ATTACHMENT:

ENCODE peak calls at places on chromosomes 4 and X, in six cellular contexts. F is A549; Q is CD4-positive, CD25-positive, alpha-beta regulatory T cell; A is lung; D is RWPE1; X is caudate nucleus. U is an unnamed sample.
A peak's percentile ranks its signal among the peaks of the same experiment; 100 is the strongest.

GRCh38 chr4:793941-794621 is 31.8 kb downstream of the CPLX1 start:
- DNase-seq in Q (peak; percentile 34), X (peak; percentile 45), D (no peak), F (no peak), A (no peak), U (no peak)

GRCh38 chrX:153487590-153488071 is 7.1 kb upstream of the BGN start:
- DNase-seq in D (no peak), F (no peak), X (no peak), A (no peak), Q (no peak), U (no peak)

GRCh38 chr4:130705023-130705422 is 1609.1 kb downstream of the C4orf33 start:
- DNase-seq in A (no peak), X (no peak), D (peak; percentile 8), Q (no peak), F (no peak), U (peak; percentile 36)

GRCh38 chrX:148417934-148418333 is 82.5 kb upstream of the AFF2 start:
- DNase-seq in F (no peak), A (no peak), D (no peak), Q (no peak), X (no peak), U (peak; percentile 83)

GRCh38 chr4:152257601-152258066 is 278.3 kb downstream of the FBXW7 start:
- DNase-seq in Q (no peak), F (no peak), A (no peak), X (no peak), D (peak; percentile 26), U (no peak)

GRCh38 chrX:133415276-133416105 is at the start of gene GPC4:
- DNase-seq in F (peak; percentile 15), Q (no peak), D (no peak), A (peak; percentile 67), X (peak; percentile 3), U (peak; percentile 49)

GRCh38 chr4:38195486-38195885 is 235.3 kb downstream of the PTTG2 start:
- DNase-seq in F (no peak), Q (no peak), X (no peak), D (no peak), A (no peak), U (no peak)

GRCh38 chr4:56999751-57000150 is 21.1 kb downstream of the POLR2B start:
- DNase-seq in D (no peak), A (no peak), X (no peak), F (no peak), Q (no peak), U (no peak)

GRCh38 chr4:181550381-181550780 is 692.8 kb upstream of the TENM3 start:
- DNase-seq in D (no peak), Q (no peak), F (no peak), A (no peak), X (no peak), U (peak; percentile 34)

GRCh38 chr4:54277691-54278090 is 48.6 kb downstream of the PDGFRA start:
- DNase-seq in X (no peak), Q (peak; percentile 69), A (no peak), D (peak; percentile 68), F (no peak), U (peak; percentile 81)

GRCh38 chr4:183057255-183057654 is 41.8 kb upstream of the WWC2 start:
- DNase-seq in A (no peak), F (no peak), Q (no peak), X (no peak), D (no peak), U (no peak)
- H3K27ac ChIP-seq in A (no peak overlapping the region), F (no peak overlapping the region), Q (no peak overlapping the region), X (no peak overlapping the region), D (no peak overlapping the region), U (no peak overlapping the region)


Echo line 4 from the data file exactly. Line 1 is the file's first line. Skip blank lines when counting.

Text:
- DNase-seq in Q (peak; percentile 34), X (peak; percentile 45), D (no peak), F (no peak), A (no peak), U (no peak)